Perhaps equally interesting, and more evidentiary, is the case Krause makes that the natural sounds of a particular biome are unique and that they are also ordered orchestrations of sound. Through his fieldwork in specific locations over time, Krause was able to determine that an individual biome had a unique signature of animal sounds that reflected both the density of a species in that biome as well as the diversity of species in the biome. He was able to visually represent this in the production of acoustic spectrograms taken from recordings produced at different times, showing how this acoustic marker could indicate the health or deterioration of a biome. But perhaps the most significant and suggestive idea to come from Krause’s fieldwork is what he has termed the “niche hypothesis,” an idea that was crystallized by the question of one of his colleagues, Ruth Happel, when they were on an “acoustic” expedition. She asked, “How do all of these animals hear each other if they’re all vocalizing at the same time?” Happel arrived at a hypothesis that posited that collective vocal behavior was possibly more germane to survival than were single voices. The idea was that nonhuman animal voices of a species must have evolved in conjunction with the voices of other species so that each can be heard unmasked and without interference. Krause supports that notion by looking at what seem to be the deep instinctive and genetically based vocalizations of certain species and also how they become vulnerable to predation when “noise” intrudes to disrupt the patterns and timing of their sounds. His discussion of what “noise” is, and how it affects humans is another very interesting discussion in this book, one richly suggestive of how unconscious we have become of our acoustic environment and how important a role it actually plays in our lives.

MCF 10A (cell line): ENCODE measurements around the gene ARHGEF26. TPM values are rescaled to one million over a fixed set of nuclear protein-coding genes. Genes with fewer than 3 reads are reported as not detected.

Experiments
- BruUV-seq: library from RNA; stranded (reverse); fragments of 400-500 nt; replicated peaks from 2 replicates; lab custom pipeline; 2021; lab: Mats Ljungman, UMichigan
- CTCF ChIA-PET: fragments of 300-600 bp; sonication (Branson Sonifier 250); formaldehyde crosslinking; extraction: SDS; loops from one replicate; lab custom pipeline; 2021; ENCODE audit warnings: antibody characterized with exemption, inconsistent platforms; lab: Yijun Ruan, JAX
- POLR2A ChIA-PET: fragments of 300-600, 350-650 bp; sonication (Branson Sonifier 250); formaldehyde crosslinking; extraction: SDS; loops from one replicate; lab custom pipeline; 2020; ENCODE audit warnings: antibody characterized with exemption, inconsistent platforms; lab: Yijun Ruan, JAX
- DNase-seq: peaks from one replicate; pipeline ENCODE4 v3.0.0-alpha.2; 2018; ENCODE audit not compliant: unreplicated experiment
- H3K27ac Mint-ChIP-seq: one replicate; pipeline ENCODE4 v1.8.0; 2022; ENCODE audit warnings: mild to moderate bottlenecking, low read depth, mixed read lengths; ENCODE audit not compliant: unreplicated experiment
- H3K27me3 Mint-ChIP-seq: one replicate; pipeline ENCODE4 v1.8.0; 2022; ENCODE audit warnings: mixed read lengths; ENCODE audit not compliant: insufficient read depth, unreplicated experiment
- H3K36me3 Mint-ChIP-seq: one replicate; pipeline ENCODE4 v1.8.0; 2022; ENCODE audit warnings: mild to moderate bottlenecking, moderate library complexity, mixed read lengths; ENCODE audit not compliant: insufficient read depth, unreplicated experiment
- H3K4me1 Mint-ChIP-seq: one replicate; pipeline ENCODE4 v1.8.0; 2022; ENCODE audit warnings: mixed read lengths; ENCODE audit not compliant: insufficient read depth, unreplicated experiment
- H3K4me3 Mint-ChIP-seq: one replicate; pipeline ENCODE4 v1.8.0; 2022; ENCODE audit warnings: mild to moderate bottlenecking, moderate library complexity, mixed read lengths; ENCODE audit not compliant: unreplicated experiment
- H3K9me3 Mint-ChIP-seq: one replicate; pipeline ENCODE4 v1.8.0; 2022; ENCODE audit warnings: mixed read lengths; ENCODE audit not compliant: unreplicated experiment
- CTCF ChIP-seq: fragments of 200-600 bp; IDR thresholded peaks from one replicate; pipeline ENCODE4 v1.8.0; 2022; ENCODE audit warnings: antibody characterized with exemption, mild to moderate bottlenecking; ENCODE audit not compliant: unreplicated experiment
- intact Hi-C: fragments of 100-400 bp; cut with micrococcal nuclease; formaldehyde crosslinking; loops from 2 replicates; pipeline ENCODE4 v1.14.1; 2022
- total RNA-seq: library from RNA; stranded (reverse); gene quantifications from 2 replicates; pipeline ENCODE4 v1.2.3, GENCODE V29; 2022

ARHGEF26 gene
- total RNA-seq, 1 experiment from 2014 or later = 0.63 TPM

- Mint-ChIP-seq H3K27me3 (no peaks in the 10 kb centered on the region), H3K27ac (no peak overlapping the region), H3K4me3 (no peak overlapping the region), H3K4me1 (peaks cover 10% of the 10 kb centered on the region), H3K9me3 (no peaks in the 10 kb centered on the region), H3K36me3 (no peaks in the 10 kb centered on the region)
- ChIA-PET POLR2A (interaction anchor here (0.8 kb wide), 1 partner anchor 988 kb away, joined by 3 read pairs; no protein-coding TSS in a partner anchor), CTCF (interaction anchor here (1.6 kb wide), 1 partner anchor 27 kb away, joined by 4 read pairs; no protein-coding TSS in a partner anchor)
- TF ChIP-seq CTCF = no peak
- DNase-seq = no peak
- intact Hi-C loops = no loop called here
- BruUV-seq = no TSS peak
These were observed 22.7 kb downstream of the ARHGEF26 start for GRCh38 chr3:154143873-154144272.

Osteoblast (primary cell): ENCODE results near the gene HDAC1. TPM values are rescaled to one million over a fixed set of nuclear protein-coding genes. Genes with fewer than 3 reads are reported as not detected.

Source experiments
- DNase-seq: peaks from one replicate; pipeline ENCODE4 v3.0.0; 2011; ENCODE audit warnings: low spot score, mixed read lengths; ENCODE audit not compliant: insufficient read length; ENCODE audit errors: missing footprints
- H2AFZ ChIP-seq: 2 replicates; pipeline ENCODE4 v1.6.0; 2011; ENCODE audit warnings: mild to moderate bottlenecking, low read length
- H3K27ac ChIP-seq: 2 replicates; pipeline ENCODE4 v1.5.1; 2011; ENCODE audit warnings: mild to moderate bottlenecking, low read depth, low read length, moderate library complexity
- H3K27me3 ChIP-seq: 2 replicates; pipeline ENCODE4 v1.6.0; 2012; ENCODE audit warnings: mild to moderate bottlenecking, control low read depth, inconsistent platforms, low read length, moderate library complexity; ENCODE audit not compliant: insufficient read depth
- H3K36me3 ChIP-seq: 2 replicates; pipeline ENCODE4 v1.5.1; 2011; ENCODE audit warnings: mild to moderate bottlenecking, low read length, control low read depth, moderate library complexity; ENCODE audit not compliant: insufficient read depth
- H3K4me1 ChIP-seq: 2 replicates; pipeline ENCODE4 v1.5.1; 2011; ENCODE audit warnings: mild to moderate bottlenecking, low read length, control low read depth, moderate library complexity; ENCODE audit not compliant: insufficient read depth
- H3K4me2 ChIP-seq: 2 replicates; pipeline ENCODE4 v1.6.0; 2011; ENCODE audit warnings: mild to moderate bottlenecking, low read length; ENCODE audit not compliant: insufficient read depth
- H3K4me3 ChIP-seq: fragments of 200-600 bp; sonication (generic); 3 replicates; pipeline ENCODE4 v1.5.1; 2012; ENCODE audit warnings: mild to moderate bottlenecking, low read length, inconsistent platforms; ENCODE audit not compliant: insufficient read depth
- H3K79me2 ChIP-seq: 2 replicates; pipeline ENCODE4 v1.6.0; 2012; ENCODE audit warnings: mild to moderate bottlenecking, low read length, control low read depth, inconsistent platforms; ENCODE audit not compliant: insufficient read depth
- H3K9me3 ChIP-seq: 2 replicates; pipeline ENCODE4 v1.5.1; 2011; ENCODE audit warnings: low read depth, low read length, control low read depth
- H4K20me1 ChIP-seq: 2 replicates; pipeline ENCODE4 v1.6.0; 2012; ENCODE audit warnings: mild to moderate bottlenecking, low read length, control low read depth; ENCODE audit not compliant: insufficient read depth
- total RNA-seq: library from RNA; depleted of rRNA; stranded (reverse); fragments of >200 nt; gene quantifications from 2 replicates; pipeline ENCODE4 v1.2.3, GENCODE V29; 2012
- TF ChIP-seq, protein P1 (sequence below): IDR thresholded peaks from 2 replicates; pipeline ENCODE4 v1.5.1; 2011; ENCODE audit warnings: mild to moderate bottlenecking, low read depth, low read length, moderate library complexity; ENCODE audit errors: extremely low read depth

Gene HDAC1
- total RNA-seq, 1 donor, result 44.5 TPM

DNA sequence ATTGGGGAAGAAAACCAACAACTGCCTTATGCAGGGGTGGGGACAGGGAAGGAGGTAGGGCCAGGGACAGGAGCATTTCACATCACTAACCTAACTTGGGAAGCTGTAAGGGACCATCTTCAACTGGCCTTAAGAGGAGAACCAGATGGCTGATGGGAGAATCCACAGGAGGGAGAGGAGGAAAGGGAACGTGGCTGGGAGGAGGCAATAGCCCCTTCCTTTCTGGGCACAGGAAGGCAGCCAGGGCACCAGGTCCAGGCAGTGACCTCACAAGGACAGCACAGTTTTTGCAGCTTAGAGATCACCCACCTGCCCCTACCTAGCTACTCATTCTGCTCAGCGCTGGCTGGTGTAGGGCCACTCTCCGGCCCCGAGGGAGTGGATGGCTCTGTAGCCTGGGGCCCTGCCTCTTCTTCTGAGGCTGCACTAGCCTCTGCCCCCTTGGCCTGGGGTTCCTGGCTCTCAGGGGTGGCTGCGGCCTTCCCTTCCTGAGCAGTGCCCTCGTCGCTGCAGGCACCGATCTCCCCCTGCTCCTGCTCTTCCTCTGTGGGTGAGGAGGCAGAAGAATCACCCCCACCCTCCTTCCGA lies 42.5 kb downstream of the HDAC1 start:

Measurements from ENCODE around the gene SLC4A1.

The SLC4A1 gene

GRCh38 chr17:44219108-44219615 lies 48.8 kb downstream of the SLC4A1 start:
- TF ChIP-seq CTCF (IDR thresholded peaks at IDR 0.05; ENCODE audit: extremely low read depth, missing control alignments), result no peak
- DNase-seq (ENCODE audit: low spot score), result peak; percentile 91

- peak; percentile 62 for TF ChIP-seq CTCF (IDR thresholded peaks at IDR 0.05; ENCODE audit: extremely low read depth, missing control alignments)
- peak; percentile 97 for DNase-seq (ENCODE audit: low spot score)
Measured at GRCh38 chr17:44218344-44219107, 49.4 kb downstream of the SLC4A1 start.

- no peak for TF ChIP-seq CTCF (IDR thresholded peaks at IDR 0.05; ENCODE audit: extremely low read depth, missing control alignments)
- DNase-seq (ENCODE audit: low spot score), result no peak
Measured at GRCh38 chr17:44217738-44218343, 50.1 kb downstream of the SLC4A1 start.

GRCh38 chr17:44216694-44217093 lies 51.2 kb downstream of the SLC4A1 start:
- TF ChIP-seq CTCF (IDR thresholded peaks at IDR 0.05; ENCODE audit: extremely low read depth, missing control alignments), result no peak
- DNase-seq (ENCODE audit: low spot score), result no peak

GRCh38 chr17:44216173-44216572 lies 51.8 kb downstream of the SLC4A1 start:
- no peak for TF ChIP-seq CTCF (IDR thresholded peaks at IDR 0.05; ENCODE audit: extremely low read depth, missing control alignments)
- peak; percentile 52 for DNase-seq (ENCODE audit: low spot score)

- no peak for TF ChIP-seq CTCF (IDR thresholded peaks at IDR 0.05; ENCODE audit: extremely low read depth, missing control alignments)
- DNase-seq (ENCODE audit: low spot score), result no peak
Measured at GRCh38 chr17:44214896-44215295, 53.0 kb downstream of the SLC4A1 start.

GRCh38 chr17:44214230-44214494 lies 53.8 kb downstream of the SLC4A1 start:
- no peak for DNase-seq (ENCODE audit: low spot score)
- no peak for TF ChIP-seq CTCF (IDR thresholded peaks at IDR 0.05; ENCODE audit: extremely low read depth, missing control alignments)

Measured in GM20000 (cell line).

It is a large missed opportunity that this book is not accompanied by a CD that would reproduce some of the sounds and orchestrations that Krause discusses. In its place we are given spectrograms that are produced in small size and are virtually meaningless to those of us who do not know how to read them. The major achievement of The Great Animal Orchestra is to make us conscious once again, after the elapse of millennia and a great forgetting, of the importance of our acoustic environment in both human evolution and our everyday lives; and to suggest that understanding the use of sound in nature can tell us something vital about the nature of life on earth. The irony is that now, at the very time we have recognized the richness and potential of this line of inquiry, the vestiges of the primeval auditory world we wish to rediscover and understand are rapidly disappearing. We live with the real possibility of not coming to understand something important in our evolution and history before it is no longer around for us to understand. It is not only species that become extinct, but the particular world to which they adapted and in which they lived, the score they collectively wrote and sadly, the music of our own story.